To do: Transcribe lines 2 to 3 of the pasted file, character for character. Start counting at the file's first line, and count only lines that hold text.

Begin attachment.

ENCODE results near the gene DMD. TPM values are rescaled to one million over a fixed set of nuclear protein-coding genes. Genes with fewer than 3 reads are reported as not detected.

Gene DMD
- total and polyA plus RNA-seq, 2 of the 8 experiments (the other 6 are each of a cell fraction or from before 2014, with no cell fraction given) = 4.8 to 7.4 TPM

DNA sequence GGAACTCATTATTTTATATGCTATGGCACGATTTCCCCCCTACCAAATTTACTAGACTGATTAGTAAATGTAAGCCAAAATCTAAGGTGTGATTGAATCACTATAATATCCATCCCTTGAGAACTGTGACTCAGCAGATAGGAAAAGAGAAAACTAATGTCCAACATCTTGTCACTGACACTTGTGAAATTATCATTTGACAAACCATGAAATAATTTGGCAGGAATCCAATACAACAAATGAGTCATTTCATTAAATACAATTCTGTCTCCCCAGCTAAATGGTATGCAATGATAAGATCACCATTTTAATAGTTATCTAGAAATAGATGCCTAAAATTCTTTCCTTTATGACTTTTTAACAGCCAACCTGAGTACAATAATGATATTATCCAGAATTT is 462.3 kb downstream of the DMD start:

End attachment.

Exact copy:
Gene DMD
- total and polyA plus RNA-seq, 2 of the 8 experiments (the other 6 are each of a cell fraction or from before 2014, with no cell fraction given) = 4.8 to 7.4 TPM